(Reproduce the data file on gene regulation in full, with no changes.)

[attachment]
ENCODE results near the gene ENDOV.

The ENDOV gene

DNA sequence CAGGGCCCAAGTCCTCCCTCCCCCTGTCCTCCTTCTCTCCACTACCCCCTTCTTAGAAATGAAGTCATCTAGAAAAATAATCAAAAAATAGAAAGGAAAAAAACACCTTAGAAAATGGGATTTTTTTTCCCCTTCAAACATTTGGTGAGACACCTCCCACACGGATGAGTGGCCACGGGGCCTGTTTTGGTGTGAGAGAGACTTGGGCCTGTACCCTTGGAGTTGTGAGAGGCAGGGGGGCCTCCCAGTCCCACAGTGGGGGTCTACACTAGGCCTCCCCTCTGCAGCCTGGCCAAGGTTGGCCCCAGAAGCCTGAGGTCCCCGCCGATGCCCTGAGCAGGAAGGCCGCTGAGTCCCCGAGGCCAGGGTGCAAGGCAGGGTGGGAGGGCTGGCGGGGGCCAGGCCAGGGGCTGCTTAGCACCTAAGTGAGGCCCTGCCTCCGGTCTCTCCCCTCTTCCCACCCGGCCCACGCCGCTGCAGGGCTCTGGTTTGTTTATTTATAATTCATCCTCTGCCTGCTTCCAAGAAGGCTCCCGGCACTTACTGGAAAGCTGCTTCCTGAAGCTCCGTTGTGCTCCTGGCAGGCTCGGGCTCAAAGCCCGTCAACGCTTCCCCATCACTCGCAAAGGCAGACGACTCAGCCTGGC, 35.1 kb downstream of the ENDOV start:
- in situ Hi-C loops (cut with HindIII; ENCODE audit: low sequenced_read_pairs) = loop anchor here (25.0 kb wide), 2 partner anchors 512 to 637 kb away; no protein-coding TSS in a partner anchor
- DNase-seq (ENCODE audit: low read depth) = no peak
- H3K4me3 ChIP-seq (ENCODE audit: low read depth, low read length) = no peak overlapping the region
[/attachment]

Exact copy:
ENCODE results near the gene ENDOV.

The ENDOV gene

DNA sequence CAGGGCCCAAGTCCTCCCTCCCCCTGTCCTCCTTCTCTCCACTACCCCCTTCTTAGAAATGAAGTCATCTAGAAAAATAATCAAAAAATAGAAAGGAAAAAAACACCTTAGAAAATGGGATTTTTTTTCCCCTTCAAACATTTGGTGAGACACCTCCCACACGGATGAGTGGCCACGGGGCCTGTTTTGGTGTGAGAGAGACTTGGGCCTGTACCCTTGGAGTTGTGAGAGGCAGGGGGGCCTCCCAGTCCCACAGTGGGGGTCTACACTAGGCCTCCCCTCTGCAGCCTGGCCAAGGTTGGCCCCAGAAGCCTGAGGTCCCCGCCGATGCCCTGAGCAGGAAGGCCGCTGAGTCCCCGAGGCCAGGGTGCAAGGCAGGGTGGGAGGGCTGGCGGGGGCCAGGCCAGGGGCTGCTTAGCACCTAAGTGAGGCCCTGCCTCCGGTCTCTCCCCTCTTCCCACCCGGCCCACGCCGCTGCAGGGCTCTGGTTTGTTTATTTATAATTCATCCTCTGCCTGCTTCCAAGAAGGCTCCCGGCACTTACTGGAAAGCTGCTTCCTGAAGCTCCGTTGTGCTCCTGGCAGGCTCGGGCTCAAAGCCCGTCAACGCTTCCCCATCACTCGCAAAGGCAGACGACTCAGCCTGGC, 35.1 kb downstream of the ENDOV start:
- in situ Hi-C loops (cut with HindIII; ENCODE audit: low sequenced_read_pairs) = loop anchor here (25.0 kb wide), 2 partner anchors 512 to 637 kb away; no protein-coding TSS in a partner anchor
- DNase-seq (ENCODE audit: low read depth) = no peak
- H3K4me3 ChIP-seq (ENCODE audit: low read depth, low read length) = no peak overlapping the region